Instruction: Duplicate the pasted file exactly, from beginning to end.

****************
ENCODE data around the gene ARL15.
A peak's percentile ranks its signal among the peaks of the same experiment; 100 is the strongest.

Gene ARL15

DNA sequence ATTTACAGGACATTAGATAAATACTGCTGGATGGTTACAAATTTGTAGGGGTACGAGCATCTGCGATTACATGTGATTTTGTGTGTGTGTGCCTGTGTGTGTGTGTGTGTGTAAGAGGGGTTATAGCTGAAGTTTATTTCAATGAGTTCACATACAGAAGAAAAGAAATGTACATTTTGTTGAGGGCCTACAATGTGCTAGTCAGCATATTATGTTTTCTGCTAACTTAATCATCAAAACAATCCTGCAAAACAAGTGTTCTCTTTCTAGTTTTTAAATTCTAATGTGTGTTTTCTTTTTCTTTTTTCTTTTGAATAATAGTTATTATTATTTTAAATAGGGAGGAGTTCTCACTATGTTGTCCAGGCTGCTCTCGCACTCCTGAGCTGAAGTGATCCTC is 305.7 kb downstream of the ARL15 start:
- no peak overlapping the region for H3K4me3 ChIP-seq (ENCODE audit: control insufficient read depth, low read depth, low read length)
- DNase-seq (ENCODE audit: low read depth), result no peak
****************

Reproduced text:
ENCODE data around the gene ARL15.
A peak's percentile ranks its signal among the peaks of the same experiment; 100 is the strongest.

Gene ARL15

DNA sequence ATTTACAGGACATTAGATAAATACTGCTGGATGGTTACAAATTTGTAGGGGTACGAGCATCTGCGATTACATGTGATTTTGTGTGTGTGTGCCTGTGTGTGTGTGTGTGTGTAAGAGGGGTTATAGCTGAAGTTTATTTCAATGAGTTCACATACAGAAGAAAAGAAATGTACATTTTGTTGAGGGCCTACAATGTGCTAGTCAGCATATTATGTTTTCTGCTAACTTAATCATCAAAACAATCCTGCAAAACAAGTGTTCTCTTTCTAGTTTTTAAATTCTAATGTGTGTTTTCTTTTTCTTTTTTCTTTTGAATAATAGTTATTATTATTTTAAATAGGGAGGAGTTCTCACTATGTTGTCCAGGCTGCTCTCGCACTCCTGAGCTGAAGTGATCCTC is 305.7 kb downstream of the ARL15 start:
- no peak overlapping the region for H3K4me3 ChIP-seq (ENCODE audit: control insufficient read depth, low read depth, low read length)
- DNase-seq (ENCODE audit: low read depth), result no peak